Survey Examines Manager, Consumer Take on Smart Meters, Conservation

Many water users and water providers seem to agree. Fifty-four percent of consumers who responded to an online survey said free access to their usage data would encourage them to lower water consumption while 68 percent of water utility managers responding to a telephone survey said they believe the adoption of smart meter technologies is critical.

These are a few of the findings of Oracle Utilities' survey, "Testing the Water: Smart Metering for Water Utilities," released on Jan. 11. You can read the survey by registering at this site. Oracle and O'Keeffe & Company interviewed 1,210 consumers and 302 water utility managers in the United States and Canada.

So what's the problem? Money, of course.

Although water manager respondents found smart meter technology to be beneficial for enabling leak detection (62 percent) and supplying customers with a tool to reduce water consumption (35 percent), they also said they cannot implement the technology because of:

  • a lack of cost recovery or measurable return on investment (46 percent);
  • upfront utility expenses (42 percent);
  • upfront customer expenses (23 percent); and
  • a lack of customer interest (14 percent).

Smart metering technology for water is only about 4 years old, according to Guerry Waters, vice president, Industry Strategy, Oracle Utilities. There is no track record on ROI or customary expenses. Early adopters have yet to fill the gaps found in any newly deployed technology. The survey noted that only 7 percent or 22 water managers said their operations were deploying smart meter technology now. Sixty-two percent are not currently considering a smart meter program. Waters said that regulators are skeptical and want to see more proof that smart metering is a valuable tool. "Some of that will come from the electric industry," he added.

Waters is based in Atlanta, Ga., which has been experiencing drought and recently lost access to its primary water source, Lake Lanier. He said that "In areas where there have been shortages, there is great awareness now. There are pockets of interest."

While money can be a roadblock it also can be an incentive. The survey showed that consumer respondents are motivated to conserve by incentives or rebates from the utility (67 percent) and state and federal government tax rebates (61 percent).

More than two-thirds of consumer respondents (69 percent) said they can lower their consumption. Oracle, using the consumer respondent savings estimate of 16 percent, calculated that U.S. and Canadian consumers potentially could save about 1.4 trillion gallons of water annually.

The survey also revealed a few differences between respondents in the United States and in Canada. On the question relating to customer information as a top benefit, more Canadian water managers (46 percent) than U.S. water managers (24 percent) agreed.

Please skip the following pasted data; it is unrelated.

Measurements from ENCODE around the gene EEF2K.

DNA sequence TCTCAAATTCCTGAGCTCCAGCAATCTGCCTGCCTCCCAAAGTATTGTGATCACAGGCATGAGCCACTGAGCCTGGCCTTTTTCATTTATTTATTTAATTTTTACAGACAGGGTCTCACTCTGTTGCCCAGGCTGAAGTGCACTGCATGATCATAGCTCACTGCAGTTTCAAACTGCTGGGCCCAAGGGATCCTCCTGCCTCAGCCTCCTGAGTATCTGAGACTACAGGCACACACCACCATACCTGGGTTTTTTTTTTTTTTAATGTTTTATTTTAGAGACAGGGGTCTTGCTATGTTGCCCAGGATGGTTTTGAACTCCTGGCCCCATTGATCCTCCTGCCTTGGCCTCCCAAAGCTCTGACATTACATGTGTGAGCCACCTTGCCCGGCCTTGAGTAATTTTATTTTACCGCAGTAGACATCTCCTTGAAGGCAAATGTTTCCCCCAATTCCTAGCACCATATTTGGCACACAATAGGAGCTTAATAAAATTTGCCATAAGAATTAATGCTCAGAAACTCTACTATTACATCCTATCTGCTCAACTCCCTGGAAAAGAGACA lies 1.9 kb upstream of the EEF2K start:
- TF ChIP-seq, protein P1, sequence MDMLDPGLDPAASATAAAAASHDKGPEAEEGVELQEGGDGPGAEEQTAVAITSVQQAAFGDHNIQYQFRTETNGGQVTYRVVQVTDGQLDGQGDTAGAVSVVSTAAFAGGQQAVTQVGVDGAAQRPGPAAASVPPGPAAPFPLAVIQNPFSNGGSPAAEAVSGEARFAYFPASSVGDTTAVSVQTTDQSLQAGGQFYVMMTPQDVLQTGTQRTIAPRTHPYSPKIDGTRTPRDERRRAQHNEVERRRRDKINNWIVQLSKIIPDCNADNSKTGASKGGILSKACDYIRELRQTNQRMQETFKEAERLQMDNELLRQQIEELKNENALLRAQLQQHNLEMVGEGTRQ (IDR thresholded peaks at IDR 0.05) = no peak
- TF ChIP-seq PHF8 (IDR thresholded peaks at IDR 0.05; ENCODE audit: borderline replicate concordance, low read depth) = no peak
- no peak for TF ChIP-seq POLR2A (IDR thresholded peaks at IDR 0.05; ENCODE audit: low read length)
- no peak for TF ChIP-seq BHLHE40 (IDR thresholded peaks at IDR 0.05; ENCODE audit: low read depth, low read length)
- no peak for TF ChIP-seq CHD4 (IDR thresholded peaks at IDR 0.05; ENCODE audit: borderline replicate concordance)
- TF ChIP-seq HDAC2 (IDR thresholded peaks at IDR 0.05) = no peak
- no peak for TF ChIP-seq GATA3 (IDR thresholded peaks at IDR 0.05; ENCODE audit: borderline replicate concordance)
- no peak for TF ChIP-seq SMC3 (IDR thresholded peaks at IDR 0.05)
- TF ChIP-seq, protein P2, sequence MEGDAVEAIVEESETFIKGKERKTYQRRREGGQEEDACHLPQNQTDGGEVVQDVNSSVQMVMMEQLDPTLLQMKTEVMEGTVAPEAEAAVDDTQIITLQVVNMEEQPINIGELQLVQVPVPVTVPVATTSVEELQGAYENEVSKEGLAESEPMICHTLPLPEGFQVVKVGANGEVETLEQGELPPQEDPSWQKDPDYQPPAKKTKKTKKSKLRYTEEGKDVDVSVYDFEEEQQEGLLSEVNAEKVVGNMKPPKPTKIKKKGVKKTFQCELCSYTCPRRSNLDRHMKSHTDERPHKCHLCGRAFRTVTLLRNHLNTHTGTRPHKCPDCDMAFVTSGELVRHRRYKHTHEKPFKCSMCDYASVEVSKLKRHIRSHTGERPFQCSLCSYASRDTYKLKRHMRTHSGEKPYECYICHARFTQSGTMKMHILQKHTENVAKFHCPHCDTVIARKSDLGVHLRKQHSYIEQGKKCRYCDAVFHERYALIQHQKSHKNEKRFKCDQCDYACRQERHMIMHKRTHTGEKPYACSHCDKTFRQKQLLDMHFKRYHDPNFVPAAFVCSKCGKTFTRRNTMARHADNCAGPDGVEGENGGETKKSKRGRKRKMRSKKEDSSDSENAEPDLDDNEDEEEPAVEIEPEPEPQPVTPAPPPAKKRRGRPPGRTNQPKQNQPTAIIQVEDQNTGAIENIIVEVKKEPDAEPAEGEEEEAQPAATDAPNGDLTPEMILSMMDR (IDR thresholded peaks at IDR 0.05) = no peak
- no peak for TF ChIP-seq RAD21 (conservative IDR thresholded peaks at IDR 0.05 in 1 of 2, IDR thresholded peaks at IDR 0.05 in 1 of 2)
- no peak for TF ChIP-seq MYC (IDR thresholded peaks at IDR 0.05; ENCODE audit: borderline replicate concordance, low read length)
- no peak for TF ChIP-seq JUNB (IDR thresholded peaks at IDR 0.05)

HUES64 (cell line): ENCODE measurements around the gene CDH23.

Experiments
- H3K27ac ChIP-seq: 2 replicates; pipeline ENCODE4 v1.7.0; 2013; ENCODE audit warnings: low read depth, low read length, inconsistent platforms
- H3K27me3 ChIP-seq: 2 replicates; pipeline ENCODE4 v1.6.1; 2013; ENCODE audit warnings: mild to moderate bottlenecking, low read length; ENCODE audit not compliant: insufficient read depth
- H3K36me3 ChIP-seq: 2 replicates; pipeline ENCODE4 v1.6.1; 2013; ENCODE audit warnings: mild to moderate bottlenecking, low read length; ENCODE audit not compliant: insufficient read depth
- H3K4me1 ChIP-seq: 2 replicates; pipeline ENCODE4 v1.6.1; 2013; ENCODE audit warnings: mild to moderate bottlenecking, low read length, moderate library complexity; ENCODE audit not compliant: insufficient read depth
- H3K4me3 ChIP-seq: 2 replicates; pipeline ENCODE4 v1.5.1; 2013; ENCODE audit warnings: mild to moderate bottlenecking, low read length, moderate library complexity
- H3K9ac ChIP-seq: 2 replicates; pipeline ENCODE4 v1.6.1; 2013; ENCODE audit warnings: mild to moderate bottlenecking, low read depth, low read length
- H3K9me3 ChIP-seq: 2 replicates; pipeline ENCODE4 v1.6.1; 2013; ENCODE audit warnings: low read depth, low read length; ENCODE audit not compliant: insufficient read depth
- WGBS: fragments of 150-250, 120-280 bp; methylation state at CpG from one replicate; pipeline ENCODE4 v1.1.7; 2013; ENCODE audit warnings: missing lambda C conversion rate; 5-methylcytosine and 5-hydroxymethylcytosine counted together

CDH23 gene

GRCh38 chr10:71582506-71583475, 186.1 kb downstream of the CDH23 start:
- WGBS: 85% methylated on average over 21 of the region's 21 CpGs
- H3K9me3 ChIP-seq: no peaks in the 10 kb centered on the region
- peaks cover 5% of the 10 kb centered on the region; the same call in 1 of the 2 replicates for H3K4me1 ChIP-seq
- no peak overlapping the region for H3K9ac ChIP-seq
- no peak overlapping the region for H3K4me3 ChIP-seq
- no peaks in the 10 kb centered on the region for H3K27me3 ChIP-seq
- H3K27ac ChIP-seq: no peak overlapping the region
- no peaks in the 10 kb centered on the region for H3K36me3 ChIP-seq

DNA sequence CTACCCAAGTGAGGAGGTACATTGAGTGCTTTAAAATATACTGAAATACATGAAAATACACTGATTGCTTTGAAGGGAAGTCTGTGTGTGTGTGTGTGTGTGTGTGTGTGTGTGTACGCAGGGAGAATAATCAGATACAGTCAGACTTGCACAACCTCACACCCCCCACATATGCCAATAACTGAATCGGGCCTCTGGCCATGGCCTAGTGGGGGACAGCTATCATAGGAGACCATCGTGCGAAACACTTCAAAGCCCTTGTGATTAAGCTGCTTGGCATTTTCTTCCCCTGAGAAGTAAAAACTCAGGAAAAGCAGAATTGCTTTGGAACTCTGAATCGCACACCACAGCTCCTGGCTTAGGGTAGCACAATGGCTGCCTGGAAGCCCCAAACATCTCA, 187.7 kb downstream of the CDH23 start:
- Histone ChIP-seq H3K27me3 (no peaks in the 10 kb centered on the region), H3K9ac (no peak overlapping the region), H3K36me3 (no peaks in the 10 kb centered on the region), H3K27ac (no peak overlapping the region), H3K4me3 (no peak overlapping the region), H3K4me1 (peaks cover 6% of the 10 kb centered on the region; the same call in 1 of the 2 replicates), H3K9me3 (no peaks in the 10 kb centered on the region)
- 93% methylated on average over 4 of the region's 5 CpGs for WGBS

Waters said he could only offer speculation for the differences. "There is a lot of government control of water in Canada. They have some very readily available sources of water but there are areas that are having drought conditions," he added.

Oracle is a software application company that does smart metering business. Waters said that the company conducted the survey to determine how it can better serve all the utility industries – electric, water and gas – that it serves. The company enlisted the help of its customers in crafting the questions and expects the answers will be helpful to them as well.

Stephan Scholl, senior vice president and general manager, Oracle Utilities, said the company's survey report "indicates that while water utilities realize that smart meter technologies can have a big impact on their business, there is a greater need to focus on consumer education and communication.” For more information on smart metering for water utilities, check out a September 2009 white paper from Oracle.



Early Adopter Concerns and Motivations
Top Concerns* Top Motivations**
Capital Costs  75% Internal Sustainability Initiatives  32%
Operating Costs  62% Alleviating Pressure on a Limited Resource  22%
Reliability of Technology  56% Regulatory Requirements  15%
Incremental Costs to Customers  54% Customer Demand  11%
Service Quality  50%
*Water manager respondents considering or implementing smart meter technologies selected all that applied.
**Water manager respondents considering or implementing smart meter technologies selected their organization's top motivation.

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